As doulas, we help you dig deep and find the power and strength that was there all along.  Maybe your phrase isn’t,  “I’m a big brave dog”-  maybe for you it’s, “I’m a rockstar,” “I’m doing the best thing for my baby,” “I can trust my doctor and medical team,” or “I am powerful.” Take that phrase, and like Chuckie from Rugrats, allow that to propel you through your fear and down your slide.

We’ll be right here with you, waiting at the bottom.

Authored by Lindsey Hanna

Get to know your Memphis doula!

March 22-28 is World Doula Week, and this week on the blog Doulas of Memphis is taking the World Doula Week Blog Challenge hosted by Louisville Area Doulas! Today’s topic is getting to know the doula… the Memphis doula, that is!

Memphis doula
We think each Doulas of Memphis doula is pretty great, if we do say so ourselves!

Anyone can read a bio on a website, but what’s the fun in that? We asked each Doulas of Memphis doula a few questions about things that really matter ;).

Memphis doulaAbby Powell | Memphis doula, birth and postpartum

If you had to choose one superpower, what would it be and why?
My superpower would be the ability to freeze time! I would get more sleep, get my housework done, and have more time to snuggle my precious babies. Did I mention the whole more sleep part?!

What’s your favorite comfort food?
This is a little different, but on a bad day I love Ethiopian food! Veggie combo with some homemade cheese and that sour injera bread…yum!

Give 18-year-old you a piece of advice.
Home management matters! Find a routine that works for you and stick with it.

memphis doulaLindsey Hanna | Memphis doula, birth

If you had to choose one superpower, what would it be and why?
If I had to choose one superpower I would pick teleportation. I don’t actually enjoy driving, it takes to long, and sometimes other drivers scare me. If I could teleport then I could just hop on over to the mothers day out to pick up my son or even go to Europe without the cost and time of flying.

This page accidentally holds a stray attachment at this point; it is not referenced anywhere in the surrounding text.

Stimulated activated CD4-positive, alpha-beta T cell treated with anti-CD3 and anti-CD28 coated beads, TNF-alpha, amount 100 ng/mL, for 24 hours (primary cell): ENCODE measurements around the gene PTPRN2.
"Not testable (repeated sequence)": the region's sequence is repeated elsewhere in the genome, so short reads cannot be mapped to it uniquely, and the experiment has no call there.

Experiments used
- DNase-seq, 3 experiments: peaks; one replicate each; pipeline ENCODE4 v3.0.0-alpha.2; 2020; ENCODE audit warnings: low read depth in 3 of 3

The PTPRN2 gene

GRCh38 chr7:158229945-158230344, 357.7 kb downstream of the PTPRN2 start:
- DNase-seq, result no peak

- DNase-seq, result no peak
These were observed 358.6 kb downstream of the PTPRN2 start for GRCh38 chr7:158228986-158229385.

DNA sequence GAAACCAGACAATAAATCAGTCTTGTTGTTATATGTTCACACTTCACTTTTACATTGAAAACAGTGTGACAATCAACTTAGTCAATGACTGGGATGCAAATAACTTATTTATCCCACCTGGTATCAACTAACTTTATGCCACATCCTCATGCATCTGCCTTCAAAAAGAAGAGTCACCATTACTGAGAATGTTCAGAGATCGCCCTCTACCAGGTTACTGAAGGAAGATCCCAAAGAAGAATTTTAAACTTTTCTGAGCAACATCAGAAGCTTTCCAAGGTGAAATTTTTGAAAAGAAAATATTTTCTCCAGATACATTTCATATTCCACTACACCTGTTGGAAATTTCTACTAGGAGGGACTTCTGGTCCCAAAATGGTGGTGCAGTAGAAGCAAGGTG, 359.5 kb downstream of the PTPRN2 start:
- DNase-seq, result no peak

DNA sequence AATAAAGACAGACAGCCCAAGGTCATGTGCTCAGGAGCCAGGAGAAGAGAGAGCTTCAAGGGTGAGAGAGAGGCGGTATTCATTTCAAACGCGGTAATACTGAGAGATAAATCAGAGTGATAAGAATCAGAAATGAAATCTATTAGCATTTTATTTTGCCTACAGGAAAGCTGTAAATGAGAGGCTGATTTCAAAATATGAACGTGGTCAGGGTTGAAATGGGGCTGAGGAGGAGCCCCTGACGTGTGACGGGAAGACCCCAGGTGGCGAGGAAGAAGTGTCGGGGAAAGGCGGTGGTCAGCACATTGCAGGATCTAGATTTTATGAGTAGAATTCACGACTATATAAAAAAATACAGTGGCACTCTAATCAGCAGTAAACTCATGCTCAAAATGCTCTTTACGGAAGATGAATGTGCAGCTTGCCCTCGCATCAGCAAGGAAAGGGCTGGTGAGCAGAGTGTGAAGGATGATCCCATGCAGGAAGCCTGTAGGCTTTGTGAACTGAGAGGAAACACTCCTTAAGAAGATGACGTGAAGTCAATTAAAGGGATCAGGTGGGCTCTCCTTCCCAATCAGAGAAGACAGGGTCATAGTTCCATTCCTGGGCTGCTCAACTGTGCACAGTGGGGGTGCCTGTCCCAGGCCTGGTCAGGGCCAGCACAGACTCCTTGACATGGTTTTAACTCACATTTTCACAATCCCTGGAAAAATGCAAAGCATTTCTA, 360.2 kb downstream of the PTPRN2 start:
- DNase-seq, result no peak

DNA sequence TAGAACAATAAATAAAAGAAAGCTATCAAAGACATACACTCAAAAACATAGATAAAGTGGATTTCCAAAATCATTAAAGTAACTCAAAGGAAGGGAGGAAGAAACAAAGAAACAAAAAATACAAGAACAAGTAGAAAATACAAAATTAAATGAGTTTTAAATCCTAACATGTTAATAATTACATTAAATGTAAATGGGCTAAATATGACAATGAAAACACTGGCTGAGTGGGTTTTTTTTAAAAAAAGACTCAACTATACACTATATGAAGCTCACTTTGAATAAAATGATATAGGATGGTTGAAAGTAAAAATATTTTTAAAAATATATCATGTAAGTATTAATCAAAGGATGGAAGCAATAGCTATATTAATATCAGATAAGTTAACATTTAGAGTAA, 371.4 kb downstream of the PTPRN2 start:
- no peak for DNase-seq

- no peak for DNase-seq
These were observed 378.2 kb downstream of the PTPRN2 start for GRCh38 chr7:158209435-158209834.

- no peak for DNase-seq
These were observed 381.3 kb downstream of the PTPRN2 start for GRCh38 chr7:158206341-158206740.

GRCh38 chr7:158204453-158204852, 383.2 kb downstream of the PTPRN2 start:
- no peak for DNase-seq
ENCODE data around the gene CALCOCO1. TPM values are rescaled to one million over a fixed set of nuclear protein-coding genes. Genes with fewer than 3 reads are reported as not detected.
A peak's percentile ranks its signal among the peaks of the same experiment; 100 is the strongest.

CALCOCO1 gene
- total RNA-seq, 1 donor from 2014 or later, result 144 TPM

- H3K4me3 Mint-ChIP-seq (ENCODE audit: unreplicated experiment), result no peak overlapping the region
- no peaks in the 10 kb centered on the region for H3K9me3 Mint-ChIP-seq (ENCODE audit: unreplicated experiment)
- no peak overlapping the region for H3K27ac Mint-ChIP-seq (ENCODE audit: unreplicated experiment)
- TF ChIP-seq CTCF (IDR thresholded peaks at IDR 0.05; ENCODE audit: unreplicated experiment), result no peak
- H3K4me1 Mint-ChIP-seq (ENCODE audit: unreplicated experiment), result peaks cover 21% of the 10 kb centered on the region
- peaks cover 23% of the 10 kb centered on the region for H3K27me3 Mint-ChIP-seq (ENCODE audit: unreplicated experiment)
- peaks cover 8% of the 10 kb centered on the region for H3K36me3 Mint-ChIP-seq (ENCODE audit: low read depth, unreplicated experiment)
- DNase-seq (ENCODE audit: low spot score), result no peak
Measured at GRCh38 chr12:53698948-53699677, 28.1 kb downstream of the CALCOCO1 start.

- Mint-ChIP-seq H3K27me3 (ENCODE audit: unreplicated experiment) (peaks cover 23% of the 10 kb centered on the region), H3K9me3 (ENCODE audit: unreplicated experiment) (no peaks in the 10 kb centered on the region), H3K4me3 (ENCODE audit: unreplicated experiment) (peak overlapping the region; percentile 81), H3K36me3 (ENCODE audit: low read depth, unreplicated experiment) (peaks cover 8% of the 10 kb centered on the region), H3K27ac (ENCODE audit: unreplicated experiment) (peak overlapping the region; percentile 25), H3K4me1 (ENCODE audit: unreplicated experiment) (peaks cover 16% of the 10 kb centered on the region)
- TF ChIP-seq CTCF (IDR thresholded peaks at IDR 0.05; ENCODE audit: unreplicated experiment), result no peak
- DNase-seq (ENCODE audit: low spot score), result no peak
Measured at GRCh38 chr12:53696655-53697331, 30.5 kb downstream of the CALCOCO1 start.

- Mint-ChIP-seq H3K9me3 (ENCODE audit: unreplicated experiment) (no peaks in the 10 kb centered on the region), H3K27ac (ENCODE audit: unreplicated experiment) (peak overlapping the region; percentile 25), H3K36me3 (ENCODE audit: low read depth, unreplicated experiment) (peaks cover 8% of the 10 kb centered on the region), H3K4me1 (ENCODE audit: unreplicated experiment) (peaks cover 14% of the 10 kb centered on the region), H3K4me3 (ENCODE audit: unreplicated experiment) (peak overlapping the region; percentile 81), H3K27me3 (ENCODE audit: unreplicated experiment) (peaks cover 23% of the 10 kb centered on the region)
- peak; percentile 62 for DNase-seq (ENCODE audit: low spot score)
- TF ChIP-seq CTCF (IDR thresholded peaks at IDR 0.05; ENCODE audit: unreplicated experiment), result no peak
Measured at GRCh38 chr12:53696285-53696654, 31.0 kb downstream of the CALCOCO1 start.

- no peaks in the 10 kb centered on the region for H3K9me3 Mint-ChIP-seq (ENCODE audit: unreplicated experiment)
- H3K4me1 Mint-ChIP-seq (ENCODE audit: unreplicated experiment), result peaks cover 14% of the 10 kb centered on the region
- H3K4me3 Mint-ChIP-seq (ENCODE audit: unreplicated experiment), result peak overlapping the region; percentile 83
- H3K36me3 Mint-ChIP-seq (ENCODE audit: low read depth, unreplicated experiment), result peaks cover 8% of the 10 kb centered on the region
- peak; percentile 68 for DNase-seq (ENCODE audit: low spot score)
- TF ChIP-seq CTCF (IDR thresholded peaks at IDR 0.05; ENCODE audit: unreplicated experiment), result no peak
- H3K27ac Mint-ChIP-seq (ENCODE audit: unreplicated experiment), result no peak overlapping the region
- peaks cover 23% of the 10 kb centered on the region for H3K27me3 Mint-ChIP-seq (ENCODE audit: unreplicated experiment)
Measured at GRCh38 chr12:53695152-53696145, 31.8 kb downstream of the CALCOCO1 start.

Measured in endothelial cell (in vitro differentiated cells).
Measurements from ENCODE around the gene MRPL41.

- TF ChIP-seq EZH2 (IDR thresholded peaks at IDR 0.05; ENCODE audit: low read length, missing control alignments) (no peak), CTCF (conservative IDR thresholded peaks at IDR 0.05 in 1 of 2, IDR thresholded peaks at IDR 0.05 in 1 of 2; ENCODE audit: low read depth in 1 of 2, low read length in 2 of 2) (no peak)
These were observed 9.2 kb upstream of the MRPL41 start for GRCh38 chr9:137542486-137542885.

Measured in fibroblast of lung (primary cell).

What’s your favorite comfort food?

Biscuits and gravy

Give 18-year-old you a piece of advice.
Stop worrying about fitting in and focus on your classes.

jessicaJessica Kostic | Memphis doula, birth and postpartum

If you had to choose one superpower, what would it be and why?
I’m also on team teleportation! I would use it to go grocery shopping because I hate unloading the cart into my cart then unloading it once I’m home. We also live in the second story of our building so steps are my worst enemy. Btw I’m the one who does the shopping so I do it all by my lonesome

What’s your favorite comfort food?
Mexican, mainly chimichangas

Give 18-year-old you a piece of advice.
Decide what you’re passionate about in life and try to make it your career.

memphis doulaKristina White | Memphis doula, birth

If you had to choose one superpower, what would it be and why?
My super power would be stopping a tantrum. I can easily predict them, but figuring out how to get one to end is another story. I’ve tried bribery, sweet talking, raising my voice, the list goes on. Nothing works!

What’s your favorite comfort food?
Huey’s cheese fries

Give 18-year-old you a piece of advice.
When in doubt, dont!



memphis doulaCammie Warren | Memphis doula, birth and postpartum

If you had to choose one superpower, what would it be and why?
I would want my superpower to be super human strength! Then I would be able to physically do anything and not get tired!

What’s your favorite comfort food?
Tomato basil soup

Give 18-year-old you a piece of advice.
Speak little, listen lots.